Now suppose instead of a fairly perfect circular arch, we choose an elliptical arch.  Consider an arch where the parabolic height is greater than half the width.  Again for ease of illustration, we hypothetically pick an arch 18.82 units high and 20 units wide, with blocks of face width approximately the same width as before (1.47 units).  This choice results in 31 blocks in the whole arch, 15 on each side plus the keystone (the block face width, the number of blocks, and the height of the arch cannot be chosen independently).  As with the circular arch, we assume that the common side between two adjacent blocks is the bisector of the angle between the two faces.  With this arch, the angles between the block face and the block edge vary from 91.21 to 97.75 degrees – not a huge amount but certainly not interchangeable.  This arch is illustrated below (Fig. 5).  Notice that the angles between the face of the block and its two sides are not quite the same, and the extensions of the lines of the faces no longer intersect the centerline of the arch at a single point.

Schematic of David S. Spain, Ph.D.)

Now finally hypothetically consider an elliptical arch where the parabolic height is less than half the width (Fig. 6).  With an arch 8 units high and 20 units wide and the same block face width (1.49 units), we need 19 blocks in the whole arch.  Again, the angles between face and edge vary from block to block and the extensions of the lines of the faces do not intersect the centerline of the arch at a single point.

(Schematic of David S. Spain, Ph.D.)

When we look straight on at the side view of the Pont du Gard below, we notice that the arches in the lower level definitely appear to be flattened (the height less than half the width) relative to the spring level of the arch where the voussoirs [4] (wedged arch block stones) start. The first large arch on the second tier even has a different spring level than its adjacent pier. The first several arches in both the first and the second level also appear to be flattened to a lesser extent.

Fig. 7  Pont du Gard side view (photo P. Hunt, 2015)

While these observations are not conclusive, they do provide a possible reason for labeling each block in the arch with its level and position.  The blocks were undoubtedly carved and fitted off-site and then assembled on-site, but even so, the most stable configuration would be for the common side between two blocks to be angle bisector of the two faces. In conclusion, Roman engineers may have numbered the stones from the prepared model already knowing the necessarily flattened parabolas that made it possible for the open space (60%) relative to the closed space (40%) to be greater for lowering wind resistance in high winds, which also suggests Roman engineering understood some sort of vector analysis. Whether or not the rationale offered here is provable or observable elsewhere, Roman engineering continues to surprise even into the 21st century.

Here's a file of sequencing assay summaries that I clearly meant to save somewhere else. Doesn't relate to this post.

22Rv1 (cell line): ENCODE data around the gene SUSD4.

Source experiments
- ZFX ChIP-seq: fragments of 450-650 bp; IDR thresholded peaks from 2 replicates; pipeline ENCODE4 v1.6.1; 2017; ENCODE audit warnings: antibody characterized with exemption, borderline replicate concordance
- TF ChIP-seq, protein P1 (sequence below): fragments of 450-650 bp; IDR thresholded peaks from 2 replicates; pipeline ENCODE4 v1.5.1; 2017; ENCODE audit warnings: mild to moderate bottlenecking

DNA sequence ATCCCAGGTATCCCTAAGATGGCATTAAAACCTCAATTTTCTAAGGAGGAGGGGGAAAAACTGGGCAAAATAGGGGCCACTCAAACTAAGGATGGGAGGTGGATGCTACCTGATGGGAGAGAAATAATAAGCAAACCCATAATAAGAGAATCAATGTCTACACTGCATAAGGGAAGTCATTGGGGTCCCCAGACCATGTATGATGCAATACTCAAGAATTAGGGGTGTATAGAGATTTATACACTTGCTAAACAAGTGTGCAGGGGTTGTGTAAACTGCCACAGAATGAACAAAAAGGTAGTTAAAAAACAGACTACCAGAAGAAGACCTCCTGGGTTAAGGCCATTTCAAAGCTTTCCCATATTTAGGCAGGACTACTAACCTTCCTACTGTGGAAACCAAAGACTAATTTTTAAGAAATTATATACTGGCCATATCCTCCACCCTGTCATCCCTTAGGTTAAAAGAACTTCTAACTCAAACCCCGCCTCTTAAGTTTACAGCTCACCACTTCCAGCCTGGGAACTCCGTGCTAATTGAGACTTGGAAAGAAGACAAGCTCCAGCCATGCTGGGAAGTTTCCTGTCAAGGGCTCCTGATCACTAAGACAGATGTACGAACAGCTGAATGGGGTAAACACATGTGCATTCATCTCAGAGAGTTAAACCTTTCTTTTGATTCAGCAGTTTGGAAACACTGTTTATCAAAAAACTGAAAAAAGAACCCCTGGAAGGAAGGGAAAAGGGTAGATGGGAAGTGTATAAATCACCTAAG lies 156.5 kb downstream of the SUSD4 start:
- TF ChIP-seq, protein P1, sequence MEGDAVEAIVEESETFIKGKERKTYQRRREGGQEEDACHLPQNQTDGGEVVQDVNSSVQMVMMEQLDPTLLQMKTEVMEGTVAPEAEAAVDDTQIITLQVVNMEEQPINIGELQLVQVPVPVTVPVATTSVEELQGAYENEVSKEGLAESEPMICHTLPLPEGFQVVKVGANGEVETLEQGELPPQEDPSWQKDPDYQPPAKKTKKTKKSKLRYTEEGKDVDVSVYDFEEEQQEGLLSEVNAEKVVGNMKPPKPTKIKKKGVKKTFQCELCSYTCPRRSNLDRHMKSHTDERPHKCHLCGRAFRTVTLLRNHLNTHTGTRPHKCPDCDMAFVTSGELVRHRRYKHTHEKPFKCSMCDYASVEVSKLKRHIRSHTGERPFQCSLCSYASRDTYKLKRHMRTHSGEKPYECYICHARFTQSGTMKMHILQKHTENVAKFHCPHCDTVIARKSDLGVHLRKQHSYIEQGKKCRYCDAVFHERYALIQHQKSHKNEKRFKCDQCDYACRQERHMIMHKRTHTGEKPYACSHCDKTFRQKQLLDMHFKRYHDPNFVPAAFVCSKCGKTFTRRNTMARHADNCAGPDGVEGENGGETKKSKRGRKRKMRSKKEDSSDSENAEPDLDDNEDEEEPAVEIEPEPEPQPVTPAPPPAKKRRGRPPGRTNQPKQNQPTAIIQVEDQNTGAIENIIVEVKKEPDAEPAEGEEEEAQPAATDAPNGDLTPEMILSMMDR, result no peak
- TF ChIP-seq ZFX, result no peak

Editor’s Note: the author, who has a Ph.D. in Engineering from Stanford following his B.S. and M.S. from the same institution, worked with Patrick Hunt, Ph.D. in Archaeological Science from the Institute of Archaeology, UCL. Hunt posed the question in a Stanford post-grad course, HIS 122 Ancient Engineering that Hunt taught in fall of 2018. 


[1] Donald Hill. History of Engineering in Classical and Medieval Times. Routledge, 1996, 70, also illustrated 260.

[2]  Guilhem Fabre, Jean-Luc Fiches, Jean-Louis Paillet, Jean-Louis. “Interdisciplinary Research on the Aqueduct of Nimes and the Pont du Gard”. Journal of Roman Archaeology 4 (1991) 63-88.

[3] Andrew Wilson in J. P. Oleson, ed. Oxford Handbook of Engineering and Technology in the Classical World.  Oxford, 2008, ch. 11, 299.

[4]  J. G. Landels. Engineering in the Ancient World. Berkeley: University of California, 1978, 41-2.